A “coronavirus-fighting” robot that has the ability to work autonomously around public spaces has been unveiled in Bahrain.
Designed by Fab Lab Bahrain – in collaboration with the country’s Ministry of Youth and Sports Innovation Centre – the machine reportedly uses ultraviolet germicidal irradiation (UVGI) to disinfect commonly used areas, such as an office space, for example.
UVGI is a known disinfection method that utilises short-wavelength ultraviolet C (UV-C) light to kill or inactivate a range of microorganisms by disrupting their DNA or RNA. This leaves them unable to perform vital cellular functions.
Coronaviruses are enveloped, single-stranded RNA viruses.
UVGI is commonly used in water treatment and air purification. However, due to the fact that UV-C can irritate eyes and skin, the technology is only for use in unoccupied areas.
WHY IT MATTERS
As the COVID-19 outbreak took hold around the world, scientists have been examining various old and new methods as potential solutions to eliminating the SARS-CoV-2 virus. One of these methods is UVGI.
“We have struggled in the past to see this highly effective, very safe technology fully implemented for airborne infections,” Edward A. Nardell, a professor of global health and social medicine at Harvard Medical School told The New York Times in May. “We’ve done the studies. We know it works.”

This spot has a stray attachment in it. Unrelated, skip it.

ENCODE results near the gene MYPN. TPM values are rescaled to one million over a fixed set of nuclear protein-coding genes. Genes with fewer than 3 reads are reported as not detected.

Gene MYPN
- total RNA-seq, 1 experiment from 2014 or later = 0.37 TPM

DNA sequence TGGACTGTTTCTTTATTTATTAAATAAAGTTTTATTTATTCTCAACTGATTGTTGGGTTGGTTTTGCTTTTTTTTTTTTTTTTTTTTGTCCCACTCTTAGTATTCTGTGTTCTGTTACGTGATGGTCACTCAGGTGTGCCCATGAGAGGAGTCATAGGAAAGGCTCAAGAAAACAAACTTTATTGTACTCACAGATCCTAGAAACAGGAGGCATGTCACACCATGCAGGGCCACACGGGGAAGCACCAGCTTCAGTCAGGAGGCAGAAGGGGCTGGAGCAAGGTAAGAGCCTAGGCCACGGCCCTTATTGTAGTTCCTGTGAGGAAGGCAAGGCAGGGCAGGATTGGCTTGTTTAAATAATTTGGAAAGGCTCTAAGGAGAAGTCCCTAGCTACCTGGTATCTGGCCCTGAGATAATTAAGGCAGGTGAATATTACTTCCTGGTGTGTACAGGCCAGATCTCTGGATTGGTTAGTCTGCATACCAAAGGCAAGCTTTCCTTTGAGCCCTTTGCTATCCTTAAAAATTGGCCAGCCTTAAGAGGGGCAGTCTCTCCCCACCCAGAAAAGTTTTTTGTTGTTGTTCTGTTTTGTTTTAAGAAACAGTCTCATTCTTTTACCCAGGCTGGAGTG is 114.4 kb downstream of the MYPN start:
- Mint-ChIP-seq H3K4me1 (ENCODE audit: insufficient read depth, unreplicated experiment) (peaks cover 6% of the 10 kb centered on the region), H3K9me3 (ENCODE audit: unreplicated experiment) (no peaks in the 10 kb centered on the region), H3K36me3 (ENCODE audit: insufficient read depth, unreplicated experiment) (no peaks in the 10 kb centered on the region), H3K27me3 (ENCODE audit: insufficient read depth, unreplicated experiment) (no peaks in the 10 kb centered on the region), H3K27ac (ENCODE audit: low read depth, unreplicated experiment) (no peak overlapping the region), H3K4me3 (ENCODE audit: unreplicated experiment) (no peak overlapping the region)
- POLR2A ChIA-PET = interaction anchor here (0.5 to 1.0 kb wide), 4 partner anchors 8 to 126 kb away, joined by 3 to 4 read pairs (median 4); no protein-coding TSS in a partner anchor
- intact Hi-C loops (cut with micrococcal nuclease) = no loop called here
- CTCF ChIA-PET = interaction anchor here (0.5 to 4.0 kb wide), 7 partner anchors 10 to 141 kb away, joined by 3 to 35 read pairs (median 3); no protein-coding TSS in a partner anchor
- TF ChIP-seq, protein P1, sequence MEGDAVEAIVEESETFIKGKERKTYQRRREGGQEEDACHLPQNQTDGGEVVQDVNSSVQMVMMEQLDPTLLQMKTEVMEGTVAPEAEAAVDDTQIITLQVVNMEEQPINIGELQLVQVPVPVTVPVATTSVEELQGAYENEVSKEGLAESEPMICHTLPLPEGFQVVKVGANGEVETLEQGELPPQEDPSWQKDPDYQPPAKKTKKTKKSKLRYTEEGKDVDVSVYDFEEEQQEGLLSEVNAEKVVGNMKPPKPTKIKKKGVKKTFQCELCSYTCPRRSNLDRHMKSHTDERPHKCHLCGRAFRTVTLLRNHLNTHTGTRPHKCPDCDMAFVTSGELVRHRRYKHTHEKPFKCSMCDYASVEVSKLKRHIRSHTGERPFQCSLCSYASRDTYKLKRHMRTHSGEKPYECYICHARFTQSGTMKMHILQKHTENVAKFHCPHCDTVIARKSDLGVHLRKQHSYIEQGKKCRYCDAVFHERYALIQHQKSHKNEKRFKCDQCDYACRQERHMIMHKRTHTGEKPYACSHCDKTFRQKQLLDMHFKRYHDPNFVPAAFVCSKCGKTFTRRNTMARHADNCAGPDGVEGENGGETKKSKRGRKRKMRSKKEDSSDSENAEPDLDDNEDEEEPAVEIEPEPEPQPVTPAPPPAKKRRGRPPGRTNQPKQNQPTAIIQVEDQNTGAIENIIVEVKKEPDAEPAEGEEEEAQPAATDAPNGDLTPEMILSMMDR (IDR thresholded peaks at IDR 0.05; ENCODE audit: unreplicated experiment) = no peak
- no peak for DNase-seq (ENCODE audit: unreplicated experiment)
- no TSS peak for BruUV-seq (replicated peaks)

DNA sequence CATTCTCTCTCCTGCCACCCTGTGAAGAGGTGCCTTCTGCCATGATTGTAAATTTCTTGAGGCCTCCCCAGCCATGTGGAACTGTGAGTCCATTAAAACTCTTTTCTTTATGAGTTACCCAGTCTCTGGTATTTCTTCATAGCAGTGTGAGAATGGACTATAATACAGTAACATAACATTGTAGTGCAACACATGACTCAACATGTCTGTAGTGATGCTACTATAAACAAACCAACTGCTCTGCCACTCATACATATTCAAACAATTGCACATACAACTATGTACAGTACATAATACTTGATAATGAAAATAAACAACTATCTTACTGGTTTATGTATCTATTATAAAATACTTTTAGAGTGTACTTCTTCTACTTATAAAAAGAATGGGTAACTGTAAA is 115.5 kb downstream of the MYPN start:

The Bahrain prototype has so far been tested in industrial environments. Released video footage shows the robot zooming between desks at a commercial facility while emitting doses of UV-C.
This is not Bahrain’s first trial of robots since the pandemic. In May, it was announced that a trio of medical robots have been undergoing trial at a Bahrain COVID-19 isolation unit as part of an experiment by the country’s Ministry of Health (MoH) to assess how technology can minimise the exposure of healthcare workers to SARS-CoV-2. The three models – assigned different tasks – were deployed to the Ebrahim Khalil Kanoo Health Centre isolation facility in Manama.
ON THE RECORD
“We have started using the robots in the isolation and treatment facilities as part of the experimental phase to use AI in the health sector,” MoH Undersecretary, Walid Al-Manea commented during the launch of the hospital robots. “It is certainly a new medical revolution and we want to see how this benefits patients and staff. This new technology will help doctors and nurses as they can evaluate the effectiveness of the robots and help incorporate them in their daily work.”
While the Gulf country has been praised for its use of modern technology, it has also drawn criticism for its COVID-19 contact tracing app. In a report released by Amnesty International, Bahrain was highlighted as one country amongst three that released “some of the most invasive COVID-19 contact tracing apps around the world, putting the privacy and security of hundreds of thousands of people at risk.”
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